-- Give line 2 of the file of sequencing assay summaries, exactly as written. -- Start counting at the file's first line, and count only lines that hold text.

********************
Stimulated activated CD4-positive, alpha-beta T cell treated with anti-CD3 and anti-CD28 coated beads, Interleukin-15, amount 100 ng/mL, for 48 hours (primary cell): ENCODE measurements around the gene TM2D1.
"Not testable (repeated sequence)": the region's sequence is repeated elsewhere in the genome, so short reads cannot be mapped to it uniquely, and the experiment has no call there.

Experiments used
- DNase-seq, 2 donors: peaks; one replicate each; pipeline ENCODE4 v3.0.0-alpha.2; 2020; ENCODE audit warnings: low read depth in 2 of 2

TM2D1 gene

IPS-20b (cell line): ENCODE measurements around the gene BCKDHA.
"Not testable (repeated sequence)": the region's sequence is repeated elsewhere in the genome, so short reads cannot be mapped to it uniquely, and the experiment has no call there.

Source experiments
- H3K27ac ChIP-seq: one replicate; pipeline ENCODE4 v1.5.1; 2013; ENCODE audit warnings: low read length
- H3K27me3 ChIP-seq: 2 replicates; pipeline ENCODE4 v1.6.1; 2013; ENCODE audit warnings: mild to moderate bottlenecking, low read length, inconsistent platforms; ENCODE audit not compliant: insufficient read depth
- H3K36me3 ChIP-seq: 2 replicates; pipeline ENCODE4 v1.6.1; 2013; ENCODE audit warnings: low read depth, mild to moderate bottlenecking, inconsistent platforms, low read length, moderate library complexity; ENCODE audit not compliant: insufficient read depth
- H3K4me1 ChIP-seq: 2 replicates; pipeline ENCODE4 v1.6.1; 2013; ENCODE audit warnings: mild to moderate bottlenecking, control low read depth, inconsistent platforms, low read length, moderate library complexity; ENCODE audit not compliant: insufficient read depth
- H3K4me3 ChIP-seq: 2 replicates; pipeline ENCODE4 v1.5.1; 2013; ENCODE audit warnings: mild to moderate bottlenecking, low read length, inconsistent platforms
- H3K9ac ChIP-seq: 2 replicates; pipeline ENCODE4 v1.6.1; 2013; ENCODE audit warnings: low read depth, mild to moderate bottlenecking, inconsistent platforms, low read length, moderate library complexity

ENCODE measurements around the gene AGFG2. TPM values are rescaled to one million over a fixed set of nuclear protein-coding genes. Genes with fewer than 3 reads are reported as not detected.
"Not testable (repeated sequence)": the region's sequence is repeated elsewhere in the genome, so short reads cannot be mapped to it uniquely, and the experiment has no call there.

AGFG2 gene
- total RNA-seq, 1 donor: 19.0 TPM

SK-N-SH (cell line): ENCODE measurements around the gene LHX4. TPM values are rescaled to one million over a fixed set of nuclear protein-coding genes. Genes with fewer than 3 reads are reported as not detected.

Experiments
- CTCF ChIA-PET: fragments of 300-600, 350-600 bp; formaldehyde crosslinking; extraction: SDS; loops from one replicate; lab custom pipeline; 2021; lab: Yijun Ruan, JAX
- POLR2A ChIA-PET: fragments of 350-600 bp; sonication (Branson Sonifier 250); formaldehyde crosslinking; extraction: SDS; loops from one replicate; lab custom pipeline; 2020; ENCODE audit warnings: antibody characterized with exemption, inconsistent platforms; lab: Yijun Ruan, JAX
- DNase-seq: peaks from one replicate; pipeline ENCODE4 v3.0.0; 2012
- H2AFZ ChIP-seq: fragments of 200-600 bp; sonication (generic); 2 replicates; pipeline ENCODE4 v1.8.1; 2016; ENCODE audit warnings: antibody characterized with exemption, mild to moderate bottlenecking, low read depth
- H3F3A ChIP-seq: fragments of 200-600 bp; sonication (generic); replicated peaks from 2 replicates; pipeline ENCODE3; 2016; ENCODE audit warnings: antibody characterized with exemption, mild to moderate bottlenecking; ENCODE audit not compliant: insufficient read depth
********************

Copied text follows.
"Not testable (repeated sequence)": the region's sequence is repeated elsewhere in the genome, so short reads cannot be mapped to it uniquely, and the experiment has no call there.